72,536 pages of tax rules. Really? Do we really need 72,536 pages of rules for our federal tax code? Of course we don’t. But you can bet that sucker will be even longer next year. And the next year. And so on. Until it topples.
Imagine printing those pages and stacking them up. Just as my kids’ Lego towers inevitably topple over once the try to make them too tall, our tax code will topple over. It will get too big and too complicated and we will add that one last piece of paper to the top of the pile and … CRASH! It will fall over and scatter pages everywhere. And we’ll have to start from scratch. And when we do we will of course focus on keeping it simple.
The tax code’s ever-evolving complexity is a great metaphor for software. Just as that code started simple enough (if we can call 400 pages in 1913 “simple”), most software code starts simple. Yet just as politicians pander to this group or that and add pages to the tax code to appease them, many software companies just keep adding bells and whistles to their code based on user requests.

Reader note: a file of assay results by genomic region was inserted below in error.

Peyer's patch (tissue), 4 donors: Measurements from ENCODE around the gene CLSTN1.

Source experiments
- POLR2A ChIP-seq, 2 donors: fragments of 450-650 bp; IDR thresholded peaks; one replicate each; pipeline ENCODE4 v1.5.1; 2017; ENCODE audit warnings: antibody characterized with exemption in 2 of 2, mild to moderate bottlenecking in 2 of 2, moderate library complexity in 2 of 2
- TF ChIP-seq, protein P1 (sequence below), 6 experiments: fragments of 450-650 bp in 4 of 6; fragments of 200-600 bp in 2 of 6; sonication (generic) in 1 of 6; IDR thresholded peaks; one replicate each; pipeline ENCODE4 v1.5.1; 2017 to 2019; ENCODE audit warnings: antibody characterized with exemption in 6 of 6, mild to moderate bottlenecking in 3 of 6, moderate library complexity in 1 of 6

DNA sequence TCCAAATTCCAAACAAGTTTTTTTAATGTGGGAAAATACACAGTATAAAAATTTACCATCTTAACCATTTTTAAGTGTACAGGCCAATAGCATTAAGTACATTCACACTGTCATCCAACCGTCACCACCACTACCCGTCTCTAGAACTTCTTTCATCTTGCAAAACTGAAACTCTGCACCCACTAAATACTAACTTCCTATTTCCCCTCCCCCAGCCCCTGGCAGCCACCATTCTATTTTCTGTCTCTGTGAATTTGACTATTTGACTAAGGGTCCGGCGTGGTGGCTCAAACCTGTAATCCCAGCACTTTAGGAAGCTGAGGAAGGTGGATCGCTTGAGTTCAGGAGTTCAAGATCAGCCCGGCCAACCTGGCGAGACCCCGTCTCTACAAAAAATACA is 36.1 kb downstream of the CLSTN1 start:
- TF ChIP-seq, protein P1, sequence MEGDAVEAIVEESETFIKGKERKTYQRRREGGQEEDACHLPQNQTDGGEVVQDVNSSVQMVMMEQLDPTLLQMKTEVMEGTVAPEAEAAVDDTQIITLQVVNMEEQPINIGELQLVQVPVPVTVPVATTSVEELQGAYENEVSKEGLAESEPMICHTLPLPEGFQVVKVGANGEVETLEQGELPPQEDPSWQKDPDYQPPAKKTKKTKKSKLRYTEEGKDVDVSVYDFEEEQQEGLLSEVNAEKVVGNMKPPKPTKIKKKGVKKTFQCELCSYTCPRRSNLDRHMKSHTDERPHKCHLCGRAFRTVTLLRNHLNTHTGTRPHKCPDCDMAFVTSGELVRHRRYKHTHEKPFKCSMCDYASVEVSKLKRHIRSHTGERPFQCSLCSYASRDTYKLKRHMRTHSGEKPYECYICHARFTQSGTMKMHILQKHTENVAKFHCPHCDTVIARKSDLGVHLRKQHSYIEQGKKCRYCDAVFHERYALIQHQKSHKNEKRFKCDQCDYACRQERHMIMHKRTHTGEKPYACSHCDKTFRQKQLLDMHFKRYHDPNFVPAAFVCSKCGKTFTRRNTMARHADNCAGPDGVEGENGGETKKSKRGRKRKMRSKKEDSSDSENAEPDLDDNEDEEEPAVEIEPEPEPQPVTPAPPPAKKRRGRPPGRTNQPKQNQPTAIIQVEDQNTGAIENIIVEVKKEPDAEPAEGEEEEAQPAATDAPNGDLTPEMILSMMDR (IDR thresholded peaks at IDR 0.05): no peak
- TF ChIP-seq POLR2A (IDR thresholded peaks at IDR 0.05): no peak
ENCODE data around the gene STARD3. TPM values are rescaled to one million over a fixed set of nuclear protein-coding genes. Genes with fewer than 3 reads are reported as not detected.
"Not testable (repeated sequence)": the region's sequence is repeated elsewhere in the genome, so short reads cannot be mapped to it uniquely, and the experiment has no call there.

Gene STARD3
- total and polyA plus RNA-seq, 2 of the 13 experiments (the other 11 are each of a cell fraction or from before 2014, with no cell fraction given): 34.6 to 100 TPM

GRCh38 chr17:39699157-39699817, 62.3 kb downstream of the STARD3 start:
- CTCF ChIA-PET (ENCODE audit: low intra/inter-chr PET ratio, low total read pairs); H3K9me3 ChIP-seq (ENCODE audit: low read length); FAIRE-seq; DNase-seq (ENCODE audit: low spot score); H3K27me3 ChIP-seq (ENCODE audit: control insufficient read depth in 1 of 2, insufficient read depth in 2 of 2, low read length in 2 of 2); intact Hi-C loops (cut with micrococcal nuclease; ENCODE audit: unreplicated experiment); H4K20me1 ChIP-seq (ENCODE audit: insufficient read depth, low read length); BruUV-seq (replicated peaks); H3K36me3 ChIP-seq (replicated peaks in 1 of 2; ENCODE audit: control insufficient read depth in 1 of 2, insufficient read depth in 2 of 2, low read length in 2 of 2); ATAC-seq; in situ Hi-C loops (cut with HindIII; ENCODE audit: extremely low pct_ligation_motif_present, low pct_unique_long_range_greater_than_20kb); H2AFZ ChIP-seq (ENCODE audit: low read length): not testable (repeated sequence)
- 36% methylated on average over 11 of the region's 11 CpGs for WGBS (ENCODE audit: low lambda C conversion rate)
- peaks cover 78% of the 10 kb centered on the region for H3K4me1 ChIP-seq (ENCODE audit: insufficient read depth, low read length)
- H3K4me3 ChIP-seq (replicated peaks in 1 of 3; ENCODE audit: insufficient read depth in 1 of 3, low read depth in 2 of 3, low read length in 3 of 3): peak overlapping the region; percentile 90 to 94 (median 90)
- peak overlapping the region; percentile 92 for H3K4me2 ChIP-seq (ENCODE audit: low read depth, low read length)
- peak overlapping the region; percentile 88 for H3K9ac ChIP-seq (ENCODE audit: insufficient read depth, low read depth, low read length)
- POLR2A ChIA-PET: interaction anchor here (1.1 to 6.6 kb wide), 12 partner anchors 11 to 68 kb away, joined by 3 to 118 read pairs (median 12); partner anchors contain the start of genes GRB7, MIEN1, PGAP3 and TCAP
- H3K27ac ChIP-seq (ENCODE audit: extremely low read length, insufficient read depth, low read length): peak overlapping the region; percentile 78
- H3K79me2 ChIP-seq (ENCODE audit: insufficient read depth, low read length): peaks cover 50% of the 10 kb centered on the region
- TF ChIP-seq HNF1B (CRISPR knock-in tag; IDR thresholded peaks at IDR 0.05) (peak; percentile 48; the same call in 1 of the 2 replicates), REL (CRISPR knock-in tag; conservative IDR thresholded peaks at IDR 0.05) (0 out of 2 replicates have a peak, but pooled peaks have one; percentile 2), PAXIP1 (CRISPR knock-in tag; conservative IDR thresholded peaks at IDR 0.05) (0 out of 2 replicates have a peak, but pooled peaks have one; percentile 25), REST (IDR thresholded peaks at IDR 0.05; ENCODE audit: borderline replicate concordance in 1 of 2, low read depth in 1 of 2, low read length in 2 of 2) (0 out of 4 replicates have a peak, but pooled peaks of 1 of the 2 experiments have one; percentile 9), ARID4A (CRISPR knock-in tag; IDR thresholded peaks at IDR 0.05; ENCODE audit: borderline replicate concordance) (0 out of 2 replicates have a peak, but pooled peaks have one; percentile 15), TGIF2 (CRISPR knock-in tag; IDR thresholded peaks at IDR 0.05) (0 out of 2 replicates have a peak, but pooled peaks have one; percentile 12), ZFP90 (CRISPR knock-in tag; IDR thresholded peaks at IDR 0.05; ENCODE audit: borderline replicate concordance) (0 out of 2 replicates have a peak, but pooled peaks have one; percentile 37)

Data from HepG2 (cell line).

Why do we always drift slowly but surely towards complexity? I guess that while politicians are looking for votes and job security, software providers are looking to keep customers. We feel like if a few people want this feature, then we should add it. After all, they are probably the few vocal folks of a larger group who want it, right? And we don’t want to turn them off and lose their business…
Well, yes, sometimes that is the case. But if you aren’t careful, your once-simple software will become a gigantic pile of code that will eventually be complicated and frustrating. And it will topple over.
Better to fight hard to keep things simple. Add things only once it’s become abundantly clear that not doing so will cause your software to have a major usability gap. Otherwise, get out of the way and let your users enjoy a simple, easy tool that is a breath of fresh air in a world filled with unnecessary complexity.